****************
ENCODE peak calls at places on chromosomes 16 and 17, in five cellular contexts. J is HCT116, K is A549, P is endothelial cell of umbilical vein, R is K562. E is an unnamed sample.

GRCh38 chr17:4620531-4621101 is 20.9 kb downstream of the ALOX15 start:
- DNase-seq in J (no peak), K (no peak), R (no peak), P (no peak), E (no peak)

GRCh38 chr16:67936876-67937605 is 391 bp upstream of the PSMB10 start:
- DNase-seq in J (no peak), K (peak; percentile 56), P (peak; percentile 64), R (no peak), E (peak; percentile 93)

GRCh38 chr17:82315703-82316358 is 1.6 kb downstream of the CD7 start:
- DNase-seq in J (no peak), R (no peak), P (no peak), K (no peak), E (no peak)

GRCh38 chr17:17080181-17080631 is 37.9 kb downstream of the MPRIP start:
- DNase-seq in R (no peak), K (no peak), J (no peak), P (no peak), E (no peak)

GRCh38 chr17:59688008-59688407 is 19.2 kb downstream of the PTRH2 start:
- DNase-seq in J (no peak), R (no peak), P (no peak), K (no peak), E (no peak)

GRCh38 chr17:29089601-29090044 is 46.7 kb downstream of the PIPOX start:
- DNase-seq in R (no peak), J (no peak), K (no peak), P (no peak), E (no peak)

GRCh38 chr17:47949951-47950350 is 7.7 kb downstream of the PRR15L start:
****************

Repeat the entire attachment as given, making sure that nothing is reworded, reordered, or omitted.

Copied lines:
ENCODE peak calls at places on chromosomes 16 and 17, in five cellular contexts. J is HCT116, K is A549, P is endothelial cell of umbilical vein, R is K562. E is an unnamed sample.

GRCh38 chr17:4620531-4621101 is 20.9 kb downstream of the ALOX15 start:
- DNase-seq in J (no peak), K (no peak), R (no peak), P (no peak), E (no peak)

GRCh38 chr16:67936876-67937605 is 391 bp upstream of the PSMB10 start:
- DNase-seq in J (no peak), K (peak; percentile 56), P (peak; percentile 64), R (no peak), E (peak; percentile 93)

GRCh38 chr17:82315703-82316358 is 1.6 kb downstream of the CD7 start:
- DNase-seq in J (no peak), R (no peak), P (no peak), K (no peak), E (no peak)

GRCh38 chr17:17080181-17080631 is 37.9 kb downstream of the MPRIP start:
- DNase-seq in R (no peak), K (no peak), J (no peak), P (no peak), E (no peak)

GRCh38 chr17:59688008-59688407 is 19.2 kb downstream of the PTRH2 start:
- DNase-seq in J (no peak), R (no peak), P (no peak), K (no peak), E (no peak)

GRCh38 chr17:29089601-29090044 is 46.7 kb downstream of the PIPOX start:
- DNase-seq in R (no peak), J (no peak), K (no peak), P (no peak), E (no peak)

GRCh38 chr17:47949951-47950350 is 7.7 kb downstream of the PRR15L start: